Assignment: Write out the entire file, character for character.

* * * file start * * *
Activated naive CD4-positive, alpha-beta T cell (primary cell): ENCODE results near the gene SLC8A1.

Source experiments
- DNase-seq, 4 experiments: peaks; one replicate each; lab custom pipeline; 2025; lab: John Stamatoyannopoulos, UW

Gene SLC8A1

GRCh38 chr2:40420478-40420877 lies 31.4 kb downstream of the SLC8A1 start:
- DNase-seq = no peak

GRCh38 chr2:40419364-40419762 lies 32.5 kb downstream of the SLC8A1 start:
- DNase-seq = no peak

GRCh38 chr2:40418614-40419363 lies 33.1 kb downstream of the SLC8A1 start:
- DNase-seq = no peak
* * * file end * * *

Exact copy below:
Activated naive CD4-positive, alpha-beta T cell (primary cell): ENCODE results near the gene SLC8A1.

Source experiments
- DNase-seq, 4 experiments: peaks; one replicate each; lab custom pipeline; 2025; lab: John Stamatoyannopoulos, UW

Gene SLC8A1

GRCh38 chr2:40420478-40420877 lies 31.4 kb downstream of the SLC8A1 start:
- DNase-seq = no peak

GRCh38 chr2:40419364-40419762 lies 32.5 kb downstream of the SLC8A1 start:
- DNase-seq = no peak

GRCh38 chr2:40418614-40419363 lies 33.1 kb downstream of the SLC8A1 start:
- DNase-seq = no peak